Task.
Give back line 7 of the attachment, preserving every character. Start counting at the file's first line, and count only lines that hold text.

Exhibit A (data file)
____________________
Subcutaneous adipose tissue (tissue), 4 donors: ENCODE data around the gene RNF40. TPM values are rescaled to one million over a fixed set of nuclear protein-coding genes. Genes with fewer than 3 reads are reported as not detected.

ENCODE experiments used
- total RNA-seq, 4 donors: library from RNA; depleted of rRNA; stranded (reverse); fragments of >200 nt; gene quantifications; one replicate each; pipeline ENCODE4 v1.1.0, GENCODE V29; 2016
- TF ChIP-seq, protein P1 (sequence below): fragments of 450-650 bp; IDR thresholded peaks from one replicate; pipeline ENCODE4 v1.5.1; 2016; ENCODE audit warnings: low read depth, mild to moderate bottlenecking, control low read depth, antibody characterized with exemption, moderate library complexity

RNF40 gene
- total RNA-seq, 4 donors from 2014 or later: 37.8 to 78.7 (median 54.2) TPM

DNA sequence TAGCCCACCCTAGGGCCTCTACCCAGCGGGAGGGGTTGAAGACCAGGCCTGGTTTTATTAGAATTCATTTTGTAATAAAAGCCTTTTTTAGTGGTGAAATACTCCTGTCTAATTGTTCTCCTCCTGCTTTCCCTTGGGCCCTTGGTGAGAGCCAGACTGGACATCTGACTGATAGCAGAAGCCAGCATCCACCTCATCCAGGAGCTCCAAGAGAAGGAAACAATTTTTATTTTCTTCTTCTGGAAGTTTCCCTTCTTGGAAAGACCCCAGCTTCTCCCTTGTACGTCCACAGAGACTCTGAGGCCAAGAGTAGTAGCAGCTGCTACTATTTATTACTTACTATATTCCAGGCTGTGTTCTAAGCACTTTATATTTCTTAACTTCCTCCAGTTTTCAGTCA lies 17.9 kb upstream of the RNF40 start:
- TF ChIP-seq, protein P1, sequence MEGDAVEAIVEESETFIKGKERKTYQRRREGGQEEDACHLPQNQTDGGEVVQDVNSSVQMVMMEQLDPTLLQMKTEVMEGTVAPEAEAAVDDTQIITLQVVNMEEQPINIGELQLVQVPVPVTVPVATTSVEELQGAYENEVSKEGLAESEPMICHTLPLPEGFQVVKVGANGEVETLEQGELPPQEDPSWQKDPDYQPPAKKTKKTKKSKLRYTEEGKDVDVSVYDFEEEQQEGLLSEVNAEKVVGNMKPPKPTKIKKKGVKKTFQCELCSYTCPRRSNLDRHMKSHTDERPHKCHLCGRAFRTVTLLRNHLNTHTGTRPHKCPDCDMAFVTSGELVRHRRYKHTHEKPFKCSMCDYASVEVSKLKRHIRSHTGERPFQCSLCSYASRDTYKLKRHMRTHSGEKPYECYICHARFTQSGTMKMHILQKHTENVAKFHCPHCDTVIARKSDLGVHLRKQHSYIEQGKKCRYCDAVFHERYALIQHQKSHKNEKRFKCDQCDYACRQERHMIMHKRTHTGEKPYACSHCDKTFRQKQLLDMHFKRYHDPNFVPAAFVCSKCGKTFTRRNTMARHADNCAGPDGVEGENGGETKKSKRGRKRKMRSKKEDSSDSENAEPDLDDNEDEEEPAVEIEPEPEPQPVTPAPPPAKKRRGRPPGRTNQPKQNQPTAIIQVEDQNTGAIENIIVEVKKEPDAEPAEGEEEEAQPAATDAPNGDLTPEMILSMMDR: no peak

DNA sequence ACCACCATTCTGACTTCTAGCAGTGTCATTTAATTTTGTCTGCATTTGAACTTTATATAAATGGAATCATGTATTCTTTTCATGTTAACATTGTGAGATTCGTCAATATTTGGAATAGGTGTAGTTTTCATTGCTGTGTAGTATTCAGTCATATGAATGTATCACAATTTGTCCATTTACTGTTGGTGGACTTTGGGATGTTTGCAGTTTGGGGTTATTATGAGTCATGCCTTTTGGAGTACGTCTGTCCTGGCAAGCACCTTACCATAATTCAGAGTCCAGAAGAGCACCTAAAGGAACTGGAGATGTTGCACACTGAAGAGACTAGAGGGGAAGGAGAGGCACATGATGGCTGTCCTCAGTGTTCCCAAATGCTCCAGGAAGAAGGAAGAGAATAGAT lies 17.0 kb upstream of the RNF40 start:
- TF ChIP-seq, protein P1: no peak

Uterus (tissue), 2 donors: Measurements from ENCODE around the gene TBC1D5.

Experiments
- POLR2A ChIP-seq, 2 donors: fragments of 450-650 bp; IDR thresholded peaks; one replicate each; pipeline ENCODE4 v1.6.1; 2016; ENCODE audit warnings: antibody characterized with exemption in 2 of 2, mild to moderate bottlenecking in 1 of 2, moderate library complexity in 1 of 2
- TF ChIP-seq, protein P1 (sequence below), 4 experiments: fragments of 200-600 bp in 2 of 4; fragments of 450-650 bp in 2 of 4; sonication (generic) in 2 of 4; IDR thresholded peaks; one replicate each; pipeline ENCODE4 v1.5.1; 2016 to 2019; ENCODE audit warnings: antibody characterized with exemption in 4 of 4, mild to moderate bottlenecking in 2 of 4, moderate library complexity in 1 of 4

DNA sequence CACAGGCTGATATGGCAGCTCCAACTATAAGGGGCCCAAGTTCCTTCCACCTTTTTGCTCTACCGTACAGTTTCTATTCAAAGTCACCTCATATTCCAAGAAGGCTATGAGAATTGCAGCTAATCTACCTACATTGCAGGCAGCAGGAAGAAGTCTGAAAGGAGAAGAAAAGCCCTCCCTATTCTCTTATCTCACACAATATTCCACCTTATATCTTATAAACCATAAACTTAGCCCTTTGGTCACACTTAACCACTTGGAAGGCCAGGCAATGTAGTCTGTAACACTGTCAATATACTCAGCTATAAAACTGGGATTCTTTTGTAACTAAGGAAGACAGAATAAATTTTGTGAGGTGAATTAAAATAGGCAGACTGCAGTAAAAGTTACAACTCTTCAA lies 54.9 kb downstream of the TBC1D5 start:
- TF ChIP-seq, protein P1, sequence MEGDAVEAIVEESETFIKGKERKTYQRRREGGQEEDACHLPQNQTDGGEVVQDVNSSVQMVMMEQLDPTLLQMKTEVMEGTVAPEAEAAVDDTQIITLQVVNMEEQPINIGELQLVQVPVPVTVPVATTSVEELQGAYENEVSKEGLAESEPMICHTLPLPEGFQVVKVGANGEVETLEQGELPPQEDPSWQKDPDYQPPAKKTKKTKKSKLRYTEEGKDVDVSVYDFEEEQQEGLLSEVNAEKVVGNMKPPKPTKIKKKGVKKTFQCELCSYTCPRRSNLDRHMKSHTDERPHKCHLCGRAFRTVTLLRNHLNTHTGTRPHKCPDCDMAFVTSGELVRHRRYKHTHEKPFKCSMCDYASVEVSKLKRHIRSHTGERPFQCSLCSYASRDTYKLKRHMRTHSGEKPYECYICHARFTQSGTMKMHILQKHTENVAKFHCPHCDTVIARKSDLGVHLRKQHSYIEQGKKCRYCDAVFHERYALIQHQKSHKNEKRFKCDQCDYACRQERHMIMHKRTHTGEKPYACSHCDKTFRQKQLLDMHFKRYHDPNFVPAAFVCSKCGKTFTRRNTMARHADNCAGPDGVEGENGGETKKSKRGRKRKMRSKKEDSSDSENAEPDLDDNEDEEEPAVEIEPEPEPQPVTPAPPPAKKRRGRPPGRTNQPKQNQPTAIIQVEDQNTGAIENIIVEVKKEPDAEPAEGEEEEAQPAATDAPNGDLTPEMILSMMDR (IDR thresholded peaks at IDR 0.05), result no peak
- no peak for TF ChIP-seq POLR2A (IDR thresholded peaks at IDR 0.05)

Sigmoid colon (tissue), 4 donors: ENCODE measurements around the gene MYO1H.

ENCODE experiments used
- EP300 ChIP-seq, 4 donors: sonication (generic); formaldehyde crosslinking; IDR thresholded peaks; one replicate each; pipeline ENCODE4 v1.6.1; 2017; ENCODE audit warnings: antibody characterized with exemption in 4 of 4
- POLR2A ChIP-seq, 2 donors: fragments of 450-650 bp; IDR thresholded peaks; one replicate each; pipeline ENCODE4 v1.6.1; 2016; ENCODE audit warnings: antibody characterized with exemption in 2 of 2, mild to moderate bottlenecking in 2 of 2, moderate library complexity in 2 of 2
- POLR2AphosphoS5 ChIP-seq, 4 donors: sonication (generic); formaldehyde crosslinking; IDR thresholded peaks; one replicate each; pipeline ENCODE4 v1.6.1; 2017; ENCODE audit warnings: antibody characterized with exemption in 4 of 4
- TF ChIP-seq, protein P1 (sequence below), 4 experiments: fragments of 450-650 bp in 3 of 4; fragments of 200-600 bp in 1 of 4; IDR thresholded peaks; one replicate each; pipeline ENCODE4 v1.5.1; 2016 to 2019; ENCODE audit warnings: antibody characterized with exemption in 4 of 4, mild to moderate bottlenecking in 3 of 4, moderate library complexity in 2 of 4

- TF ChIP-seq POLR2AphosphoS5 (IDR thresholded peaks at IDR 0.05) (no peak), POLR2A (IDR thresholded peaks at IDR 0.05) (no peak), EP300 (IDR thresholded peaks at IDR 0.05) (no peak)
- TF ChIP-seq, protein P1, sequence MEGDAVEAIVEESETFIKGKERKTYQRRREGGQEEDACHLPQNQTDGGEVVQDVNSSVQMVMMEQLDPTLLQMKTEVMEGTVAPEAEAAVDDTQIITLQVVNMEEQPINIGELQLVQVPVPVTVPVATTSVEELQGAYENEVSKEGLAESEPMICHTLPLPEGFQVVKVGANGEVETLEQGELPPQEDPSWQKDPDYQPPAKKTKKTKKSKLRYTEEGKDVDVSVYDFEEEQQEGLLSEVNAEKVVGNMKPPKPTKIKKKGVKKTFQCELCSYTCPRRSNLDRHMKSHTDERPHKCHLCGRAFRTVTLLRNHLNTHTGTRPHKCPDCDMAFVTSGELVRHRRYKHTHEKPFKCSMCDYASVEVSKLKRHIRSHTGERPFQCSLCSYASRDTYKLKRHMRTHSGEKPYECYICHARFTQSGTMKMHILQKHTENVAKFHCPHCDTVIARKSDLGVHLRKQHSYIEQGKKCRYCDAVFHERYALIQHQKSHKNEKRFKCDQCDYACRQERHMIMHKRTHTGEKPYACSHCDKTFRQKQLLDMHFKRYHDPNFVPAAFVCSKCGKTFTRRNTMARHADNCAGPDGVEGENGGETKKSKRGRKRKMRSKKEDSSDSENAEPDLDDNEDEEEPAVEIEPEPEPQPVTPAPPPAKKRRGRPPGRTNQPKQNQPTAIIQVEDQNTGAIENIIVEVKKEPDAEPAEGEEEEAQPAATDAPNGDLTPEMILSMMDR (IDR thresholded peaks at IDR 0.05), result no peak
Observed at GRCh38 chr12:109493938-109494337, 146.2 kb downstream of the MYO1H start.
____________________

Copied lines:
DNA sequence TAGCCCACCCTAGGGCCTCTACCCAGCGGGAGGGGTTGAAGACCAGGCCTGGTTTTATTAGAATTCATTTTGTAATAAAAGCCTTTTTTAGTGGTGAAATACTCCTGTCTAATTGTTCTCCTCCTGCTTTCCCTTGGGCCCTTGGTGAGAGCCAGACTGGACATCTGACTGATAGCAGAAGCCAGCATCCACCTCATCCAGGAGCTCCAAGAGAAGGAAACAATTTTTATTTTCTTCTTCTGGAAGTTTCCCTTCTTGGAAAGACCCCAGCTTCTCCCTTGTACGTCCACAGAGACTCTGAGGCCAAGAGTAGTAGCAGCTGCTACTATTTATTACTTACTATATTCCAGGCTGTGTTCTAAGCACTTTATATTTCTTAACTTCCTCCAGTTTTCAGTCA lies 17.9 kb upstream of the RNF40 start: